When leaf miners attack your plants, they cause a dramatically dreadful appearance. Even worse, they can cause very serious damage.

This is why it’s very important to take steps immediately to get them under control the moment you begin to see symptoms of leaf miner predation.

In this article, we will discuss the symptoms to look for and share information on how to rid your plants of leaf miners. Read on to learn more.

Leaf Miner Damage & What Are They?

There are a number of different types of leaf miners, but the damage they do to plants is fairly uniform.

Adult leaf miners look like small black flies, but it is not these flies that do to your plants directly. What does damage to your plants is the larva that these flies leave behind.

These larva live in the mid-tissue layers of a plants’ leaves. They are called miners because they mine the nutrients out of the leaves and create paths of emptiness in their wake.

If you do not get leaf miners under control, they will quickly skeletonize your plant leaves.

When you see their damage, swift action is imperative because once they have infested one crop, they will hang on infest crop after crop until they are reined in.

When these larva begin boring their way through the leaves of your plants, they will leave yellow, curvy lines in their wake. The insects may also leave unsightly blotches and spots on your plants’ leaves.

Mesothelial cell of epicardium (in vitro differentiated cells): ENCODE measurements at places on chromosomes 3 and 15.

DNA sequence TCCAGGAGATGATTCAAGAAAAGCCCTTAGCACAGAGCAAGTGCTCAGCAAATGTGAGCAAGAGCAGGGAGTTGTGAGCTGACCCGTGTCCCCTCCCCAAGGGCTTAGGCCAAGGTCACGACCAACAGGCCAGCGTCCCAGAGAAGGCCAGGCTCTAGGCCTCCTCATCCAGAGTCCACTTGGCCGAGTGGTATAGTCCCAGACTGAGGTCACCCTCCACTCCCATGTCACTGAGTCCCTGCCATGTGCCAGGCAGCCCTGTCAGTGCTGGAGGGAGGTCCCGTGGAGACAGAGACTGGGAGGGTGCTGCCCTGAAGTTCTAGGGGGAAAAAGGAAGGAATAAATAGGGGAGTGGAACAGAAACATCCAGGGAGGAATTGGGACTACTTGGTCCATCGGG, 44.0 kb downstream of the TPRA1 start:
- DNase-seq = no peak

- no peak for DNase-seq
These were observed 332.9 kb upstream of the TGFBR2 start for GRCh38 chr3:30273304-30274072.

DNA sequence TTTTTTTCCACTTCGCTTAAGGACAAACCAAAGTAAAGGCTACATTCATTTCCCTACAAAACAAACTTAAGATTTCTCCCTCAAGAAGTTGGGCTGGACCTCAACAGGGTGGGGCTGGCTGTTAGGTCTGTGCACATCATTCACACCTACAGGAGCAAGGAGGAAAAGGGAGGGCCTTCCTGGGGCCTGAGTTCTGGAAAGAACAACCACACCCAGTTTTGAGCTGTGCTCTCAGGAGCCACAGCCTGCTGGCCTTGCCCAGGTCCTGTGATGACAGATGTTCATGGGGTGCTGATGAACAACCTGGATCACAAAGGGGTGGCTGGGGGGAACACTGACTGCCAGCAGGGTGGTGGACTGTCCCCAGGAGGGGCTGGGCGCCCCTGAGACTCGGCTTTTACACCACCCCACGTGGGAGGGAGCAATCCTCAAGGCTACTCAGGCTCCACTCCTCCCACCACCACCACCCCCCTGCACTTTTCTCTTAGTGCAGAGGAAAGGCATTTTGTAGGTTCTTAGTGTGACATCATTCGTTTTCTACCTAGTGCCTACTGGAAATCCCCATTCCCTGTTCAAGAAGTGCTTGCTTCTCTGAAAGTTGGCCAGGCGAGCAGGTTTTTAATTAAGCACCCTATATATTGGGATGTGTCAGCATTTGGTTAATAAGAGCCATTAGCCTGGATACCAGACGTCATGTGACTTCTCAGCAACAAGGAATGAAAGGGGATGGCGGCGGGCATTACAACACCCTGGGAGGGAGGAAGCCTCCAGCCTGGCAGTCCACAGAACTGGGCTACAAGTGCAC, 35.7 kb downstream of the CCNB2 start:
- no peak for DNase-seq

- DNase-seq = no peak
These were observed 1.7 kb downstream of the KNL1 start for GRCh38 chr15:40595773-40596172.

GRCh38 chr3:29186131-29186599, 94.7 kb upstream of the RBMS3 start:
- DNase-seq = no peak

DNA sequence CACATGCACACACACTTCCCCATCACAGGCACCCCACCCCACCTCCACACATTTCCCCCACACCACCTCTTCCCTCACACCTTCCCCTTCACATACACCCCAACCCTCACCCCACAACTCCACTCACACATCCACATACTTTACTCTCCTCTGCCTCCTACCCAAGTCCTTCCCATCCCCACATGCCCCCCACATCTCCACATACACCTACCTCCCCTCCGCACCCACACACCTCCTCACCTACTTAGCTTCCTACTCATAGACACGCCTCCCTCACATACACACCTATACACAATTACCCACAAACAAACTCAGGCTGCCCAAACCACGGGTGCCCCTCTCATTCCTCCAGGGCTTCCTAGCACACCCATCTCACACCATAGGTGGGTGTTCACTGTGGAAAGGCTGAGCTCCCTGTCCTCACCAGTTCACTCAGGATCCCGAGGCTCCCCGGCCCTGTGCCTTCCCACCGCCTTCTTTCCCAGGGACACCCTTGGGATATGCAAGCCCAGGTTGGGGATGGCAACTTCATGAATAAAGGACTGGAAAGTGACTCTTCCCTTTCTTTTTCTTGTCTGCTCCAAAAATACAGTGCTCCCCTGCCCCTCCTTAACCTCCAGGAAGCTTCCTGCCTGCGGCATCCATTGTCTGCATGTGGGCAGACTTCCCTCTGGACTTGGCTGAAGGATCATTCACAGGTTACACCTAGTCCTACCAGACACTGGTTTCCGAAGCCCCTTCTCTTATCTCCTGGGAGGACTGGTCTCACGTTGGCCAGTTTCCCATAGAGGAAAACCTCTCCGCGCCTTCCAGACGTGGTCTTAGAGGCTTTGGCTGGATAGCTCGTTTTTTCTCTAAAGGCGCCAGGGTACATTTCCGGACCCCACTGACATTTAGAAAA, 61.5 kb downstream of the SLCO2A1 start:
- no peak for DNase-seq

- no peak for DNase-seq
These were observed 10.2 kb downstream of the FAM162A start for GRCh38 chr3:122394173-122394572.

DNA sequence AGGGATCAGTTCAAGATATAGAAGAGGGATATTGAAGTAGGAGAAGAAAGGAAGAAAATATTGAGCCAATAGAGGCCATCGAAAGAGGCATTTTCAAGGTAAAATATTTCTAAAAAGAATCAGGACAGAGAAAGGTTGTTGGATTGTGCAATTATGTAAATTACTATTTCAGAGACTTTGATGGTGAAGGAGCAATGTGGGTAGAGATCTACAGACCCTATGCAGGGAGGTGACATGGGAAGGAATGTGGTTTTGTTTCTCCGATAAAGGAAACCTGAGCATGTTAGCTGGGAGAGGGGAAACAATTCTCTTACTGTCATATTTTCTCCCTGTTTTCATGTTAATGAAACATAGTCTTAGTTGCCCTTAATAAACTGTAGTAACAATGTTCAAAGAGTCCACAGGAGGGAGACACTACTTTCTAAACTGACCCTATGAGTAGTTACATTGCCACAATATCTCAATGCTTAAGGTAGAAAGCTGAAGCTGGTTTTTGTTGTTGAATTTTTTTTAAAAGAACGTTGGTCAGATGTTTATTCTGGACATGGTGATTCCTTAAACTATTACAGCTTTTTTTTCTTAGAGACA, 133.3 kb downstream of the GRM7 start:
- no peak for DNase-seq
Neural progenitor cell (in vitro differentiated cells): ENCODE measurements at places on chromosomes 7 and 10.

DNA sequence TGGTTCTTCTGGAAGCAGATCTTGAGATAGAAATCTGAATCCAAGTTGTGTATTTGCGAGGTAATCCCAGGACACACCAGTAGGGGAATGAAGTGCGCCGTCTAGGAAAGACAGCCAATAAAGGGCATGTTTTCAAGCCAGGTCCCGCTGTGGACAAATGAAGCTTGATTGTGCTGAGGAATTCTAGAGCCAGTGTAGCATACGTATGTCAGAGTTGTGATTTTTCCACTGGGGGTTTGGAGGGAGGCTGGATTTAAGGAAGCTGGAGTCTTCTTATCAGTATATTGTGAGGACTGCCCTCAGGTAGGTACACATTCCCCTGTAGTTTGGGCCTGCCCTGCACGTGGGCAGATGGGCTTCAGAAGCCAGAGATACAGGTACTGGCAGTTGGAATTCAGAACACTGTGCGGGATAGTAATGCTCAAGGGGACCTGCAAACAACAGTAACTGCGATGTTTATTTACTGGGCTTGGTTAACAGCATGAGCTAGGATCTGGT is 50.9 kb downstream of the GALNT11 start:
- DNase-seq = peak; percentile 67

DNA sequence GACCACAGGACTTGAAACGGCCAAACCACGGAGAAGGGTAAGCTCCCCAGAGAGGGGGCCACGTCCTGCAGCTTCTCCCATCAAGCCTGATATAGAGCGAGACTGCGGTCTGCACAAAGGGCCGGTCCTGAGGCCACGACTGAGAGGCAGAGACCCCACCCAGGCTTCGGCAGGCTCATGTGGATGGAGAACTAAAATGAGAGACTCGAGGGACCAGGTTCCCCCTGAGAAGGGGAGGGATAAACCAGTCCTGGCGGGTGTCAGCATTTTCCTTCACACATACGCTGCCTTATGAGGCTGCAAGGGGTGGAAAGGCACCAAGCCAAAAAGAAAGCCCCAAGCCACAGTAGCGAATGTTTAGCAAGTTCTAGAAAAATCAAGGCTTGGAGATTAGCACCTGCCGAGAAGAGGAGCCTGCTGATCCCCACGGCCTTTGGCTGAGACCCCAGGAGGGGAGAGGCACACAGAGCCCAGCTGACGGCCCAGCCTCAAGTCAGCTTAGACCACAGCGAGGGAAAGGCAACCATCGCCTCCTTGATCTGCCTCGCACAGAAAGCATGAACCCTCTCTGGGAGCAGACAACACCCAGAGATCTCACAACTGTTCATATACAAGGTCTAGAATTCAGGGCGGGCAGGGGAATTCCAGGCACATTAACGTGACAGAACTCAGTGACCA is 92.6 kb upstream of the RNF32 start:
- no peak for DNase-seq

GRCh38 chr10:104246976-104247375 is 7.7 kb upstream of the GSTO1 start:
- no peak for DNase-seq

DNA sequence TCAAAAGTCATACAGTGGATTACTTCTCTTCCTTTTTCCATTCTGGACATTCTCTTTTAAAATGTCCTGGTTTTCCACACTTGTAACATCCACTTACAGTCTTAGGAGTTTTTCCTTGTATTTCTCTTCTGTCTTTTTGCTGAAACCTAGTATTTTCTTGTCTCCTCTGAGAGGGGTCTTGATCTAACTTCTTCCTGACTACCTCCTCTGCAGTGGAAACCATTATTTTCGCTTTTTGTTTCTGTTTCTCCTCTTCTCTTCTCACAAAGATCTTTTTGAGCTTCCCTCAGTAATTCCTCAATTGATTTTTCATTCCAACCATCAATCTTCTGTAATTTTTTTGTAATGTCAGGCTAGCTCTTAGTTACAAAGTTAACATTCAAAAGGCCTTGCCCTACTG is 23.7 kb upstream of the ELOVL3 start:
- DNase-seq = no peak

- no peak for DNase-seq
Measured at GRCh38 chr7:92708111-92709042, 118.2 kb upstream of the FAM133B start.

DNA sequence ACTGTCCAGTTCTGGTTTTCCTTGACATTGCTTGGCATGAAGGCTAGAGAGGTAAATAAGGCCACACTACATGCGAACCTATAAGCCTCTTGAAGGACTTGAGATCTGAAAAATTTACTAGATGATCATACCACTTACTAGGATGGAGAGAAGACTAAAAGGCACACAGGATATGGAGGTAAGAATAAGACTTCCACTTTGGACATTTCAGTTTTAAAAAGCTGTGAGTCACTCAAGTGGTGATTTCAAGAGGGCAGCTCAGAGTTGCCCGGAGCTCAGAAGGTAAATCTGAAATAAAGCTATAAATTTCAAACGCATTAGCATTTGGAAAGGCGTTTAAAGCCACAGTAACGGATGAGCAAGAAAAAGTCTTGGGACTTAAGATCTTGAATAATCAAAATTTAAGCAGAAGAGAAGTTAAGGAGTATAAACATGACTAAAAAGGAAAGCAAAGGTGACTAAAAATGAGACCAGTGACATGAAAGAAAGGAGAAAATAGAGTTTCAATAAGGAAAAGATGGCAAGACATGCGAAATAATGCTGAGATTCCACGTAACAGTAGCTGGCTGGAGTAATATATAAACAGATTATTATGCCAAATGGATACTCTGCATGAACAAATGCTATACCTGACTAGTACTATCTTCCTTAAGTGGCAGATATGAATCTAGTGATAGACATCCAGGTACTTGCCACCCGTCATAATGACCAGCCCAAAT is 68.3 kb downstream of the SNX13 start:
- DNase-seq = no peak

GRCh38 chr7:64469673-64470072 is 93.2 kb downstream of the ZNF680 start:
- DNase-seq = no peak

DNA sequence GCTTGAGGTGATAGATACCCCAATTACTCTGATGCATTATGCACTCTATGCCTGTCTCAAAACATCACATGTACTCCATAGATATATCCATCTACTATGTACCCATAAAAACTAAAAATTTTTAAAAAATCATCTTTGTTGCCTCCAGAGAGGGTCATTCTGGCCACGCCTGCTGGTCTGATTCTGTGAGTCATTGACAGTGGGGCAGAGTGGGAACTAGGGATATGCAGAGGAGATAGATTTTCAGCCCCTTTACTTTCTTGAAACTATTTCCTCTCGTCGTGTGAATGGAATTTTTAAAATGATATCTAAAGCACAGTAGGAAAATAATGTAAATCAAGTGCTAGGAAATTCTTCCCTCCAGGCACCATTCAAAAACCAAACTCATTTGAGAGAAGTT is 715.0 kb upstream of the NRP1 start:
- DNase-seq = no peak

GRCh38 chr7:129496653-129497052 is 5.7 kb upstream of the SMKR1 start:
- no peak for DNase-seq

How to identify leaf miners

During their life cycle, leaf miners go through several stages we need to be aware of if we are to identify them correctly:


Be it for eating or for laying eggs, female insects pierce the upper surface of the leaves making a tiny oval-shaped hole that is yet visible to the human eye. As a matter of fact, it's to these punctures that you have to pay attention for they'll be the first signs revealing the presence of leaf miners in your cannabis plants. The eggs (from tens to hundreds, depending on the conditions) are inserted into the leave tissue, making them even more difficult to come across. Besides, they're about 0.25 mm long, meaning even the most skillful grower will struggle to spot them at first sight.


It's in this stage that leafminers wreak havoc. The eggs hatch and the little larvae start to eat up the leaves' contents, tunneling them. The good news is that these tunnels can easily be identified. They are like twisty translucent paths with brownish edges. Larval worms are mostly white and yellow, although they could be greenish too. About 3-5 mm long, they can be detected with ease by holding up a leaf to the light. These larvae use the stems to move around the plant but never come out.


Plentifully-fed fully-grown larvae break the leaf using their mouth hooks and fall to the substrate, where they bury themselves about an inch to give way to the pupa. There, or on the surface or the undersides of the leaves, the metamorphosis takes place. When larvae move to the pupal phase, they turn into slightly rounded and segmented brownish barrels of 2-5 mm.


Leaf miners emerge from the pupa like small winged 2 mm insects. Going from black to grey, they could show some yellow spots in various parts of their bodies. Their wings are small and translucent. The average lifespan of an individual is about 10-15 days and they spend the day mating, feeding, and laying.